Our religious and political identity is forged early in life by our families, the area of the country, churches and social groups we grew up in. Our ideas about how things should be were shaped long before we got old enough to challenge these assumptions. Acceptance or rejection is deeply conditioned. Most of us unconsciously filter out anything that doesn’t support our deeply held beliefs and assumptions.
Much as I like to think of myself as a free thinker, I am a Mennonite and an advocate for peace and justice because I grew up in a family that taught and lived those values. Some of my earliest memories are sitting on my dad’s lap and listening to the grown-ups talk. While mother would fix the meals and serve as hostess, Dad and his friends reveled in theological, political, and social justice debates and discussions. But they also fleshed out their words with specific actions.
Fairfield Mennonite was founded in 1927 by a group of college educated men and women who no longer fit into a more conservative church intent with protecting established church traditions and doctrines. I was taught to question and believe something only if it made sense, not “just because.” From it’s inception, FMC brought in speakers from other states and countries. The adult discussion group with its dedication to tolerance, freedom of thought, and community service has shaped both the congregation and my life.
My attitudes toward public service were instilled in early childhood. During WWII, I played under the big tables at church while the women knotted comforters, rolled bandages for the troops and hospitals, packed relief, Christmas, and food parcels for war victims. The women canned food for the county home. FMC helped start Child Welfare or what is now called Children and Youth. It built the community hall in Fairfield. It’s been instrumental in starting and shaping the Fairfield Food Pantry as an ecumenical pantry. 57 years ago it started the International Gift Festival whose proceeds go to the artisans, not church coffers. This explains much about who I am and why I write the kind of columns I do.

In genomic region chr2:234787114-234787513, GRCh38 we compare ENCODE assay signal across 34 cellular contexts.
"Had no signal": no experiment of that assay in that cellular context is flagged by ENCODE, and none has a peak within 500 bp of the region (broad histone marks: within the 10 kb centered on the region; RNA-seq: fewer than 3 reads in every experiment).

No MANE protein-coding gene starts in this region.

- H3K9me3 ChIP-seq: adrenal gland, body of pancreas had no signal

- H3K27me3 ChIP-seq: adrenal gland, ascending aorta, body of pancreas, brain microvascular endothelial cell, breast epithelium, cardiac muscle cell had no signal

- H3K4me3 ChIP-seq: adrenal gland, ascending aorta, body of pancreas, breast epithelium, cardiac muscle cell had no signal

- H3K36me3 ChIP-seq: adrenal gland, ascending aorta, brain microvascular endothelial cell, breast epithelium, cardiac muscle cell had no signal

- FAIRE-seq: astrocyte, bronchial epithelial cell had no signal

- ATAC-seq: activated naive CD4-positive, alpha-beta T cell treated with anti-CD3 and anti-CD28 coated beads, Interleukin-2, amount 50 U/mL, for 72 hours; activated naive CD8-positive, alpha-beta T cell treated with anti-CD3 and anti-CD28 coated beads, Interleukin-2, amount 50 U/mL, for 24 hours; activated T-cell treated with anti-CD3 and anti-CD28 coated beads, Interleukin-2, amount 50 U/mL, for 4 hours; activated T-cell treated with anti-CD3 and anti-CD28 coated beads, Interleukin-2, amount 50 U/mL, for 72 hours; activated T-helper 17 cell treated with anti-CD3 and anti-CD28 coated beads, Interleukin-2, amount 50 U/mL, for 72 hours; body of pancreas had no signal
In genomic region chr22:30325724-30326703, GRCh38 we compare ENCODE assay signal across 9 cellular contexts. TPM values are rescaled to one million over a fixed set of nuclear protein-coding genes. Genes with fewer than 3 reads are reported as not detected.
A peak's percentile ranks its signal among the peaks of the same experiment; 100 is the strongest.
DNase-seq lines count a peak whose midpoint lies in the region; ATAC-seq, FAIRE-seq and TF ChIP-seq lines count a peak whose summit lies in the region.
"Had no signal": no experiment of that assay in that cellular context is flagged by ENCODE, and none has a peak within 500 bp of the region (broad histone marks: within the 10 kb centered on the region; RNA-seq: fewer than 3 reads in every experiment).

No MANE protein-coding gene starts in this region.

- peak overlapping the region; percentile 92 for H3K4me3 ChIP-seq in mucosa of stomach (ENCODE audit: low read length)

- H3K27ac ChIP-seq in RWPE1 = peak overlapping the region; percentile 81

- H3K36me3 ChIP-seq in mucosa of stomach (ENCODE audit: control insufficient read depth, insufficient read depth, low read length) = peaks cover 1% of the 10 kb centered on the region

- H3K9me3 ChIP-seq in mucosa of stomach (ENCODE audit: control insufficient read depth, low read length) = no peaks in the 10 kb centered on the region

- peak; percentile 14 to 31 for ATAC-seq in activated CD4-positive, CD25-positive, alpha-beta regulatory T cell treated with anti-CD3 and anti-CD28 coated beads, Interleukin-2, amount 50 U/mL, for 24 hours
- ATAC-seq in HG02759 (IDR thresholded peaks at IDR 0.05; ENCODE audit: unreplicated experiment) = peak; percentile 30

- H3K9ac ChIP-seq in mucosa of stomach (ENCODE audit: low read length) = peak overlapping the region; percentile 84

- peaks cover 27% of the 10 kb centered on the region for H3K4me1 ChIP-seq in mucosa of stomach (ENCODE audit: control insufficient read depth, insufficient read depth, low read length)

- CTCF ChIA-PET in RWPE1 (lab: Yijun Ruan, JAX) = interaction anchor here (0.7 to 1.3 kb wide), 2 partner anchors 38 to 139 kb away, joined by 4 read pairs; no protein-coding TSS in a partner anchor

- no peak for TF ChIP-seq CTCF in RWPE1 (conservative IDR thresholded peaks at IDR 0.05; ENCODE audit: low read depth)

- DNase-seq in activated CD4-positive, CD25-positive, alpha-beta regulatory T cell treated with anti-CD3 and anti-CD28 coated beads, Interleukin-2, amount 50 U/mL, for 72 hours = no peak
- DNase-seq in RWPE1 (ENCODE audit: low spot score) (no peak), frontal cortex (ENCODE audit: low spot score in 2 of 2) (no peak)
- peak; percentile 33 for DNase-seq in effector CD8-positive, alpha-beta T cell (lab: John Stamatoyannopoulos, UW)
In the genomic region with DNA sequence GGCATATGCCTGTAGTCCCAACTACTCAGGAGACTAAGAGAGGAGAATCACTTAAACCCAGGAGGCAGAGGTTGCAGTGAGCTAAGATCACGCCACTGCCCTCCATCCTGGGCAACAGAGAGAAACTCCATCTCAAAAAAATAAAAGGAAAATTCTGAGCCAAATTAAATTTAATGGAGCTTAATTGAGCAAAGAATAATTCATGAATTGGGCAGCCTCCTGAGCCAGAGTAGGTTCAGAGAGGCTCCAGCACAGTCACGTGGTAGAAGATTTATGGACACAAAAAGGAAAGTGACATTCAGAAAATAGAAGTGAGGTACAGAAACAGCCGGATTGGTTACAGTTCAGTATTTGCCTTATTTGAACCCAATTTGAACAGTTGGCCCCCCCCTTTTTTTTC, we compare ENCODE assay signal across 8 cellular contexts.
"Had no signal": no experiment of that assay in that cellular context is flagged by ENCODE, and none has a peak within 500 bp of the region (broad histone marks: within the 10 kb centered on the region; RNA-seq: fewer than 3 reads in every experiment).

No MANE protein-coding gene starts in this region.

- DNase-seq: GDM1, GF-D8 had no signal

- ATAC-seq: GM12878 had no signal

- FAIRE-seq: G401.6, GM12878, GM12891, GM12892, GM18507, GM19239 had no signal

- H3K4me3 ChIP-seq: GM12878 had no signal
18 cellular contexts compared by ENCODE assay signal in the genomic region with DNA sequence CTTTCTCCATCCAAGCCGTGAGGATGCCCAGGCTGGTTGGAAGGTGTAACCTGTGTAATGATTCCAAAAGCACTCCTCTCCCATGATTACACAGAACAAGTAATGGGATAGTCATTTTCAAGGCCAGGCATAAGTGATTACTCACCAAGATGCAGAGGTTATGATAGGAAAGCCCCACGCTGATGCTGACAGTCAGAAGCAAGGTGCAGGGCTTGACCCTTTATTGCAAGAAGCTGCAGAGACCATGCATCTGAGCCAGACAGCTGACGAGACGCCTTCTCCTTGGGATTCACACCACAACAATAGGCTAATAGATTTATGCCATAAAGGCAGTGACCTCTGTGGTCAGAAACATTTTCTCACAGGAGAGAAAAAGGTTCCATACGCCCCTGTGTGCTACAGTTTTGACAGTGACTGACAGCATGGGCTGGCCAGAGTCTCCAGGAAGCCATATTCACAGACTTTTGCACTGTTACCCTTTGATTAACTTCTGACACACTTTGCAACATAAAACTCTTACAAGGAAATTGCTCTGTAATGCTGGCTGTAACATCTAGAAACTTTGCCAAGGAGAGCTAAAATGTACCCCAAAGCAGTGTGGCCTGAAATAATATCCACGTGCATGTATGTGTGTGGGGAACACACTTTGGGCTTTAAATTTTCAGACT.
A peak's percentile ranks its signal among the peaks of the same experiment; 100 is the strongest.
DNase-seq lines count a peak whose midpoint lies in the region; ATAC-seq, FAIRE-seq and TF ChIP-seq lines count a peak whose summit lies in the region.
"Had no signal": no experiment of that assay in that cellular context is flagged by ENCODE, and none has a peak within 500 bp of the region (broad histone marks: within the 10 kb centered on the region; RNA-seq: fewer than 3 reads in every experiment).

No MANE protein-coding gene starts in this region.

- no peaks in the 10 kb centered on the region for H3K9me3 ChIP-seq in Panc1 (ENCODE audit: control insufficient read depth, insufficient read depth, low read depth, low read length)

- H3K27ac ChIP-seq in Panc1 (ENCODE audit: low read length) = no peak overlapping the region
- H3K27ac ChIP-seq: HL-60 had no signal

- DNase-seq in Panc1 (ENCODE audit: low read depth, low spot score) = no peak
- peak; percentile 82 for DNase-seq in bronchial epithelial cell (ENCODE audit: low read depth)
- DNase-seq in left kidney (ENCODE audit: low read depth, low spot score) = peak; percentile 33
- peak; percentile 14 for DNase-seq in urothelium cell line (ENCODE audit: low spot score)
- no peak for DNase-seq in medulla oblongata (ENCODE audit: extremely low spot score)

Acknowledging how our political and religious leanings are determined early in life helps me understand why we vote the way we do or advocate specific public policies. Each of us processes information and facts based on our fundamental sense of who we were and are, where we came from, which party we support, etc. Yet this should never be used as an excuse for not being thoughtful. We all need to constantly challenge our basic premises and be willing to grow and change.
Our polarized society needs to stop blaming or judging “the other.” We need to listen to each others stories and views without judging, demeaning, or automatically rejecting them. We must discard the win/lose, right/wrong mentality. Instead we must seek out places where our ideas and hopes overlap, even as we disagree on other issues. Most of all, we must find those areas of agreement which are there, and then work together in those areas. By so doing we will lose our fear of “the other” and discover friends and allies. Together we can build a better America.
Joyce Shutt is the pastor emeritus of The Fairfield Mennonite Church. She writes a daily blog, stepstohope.weebly.com.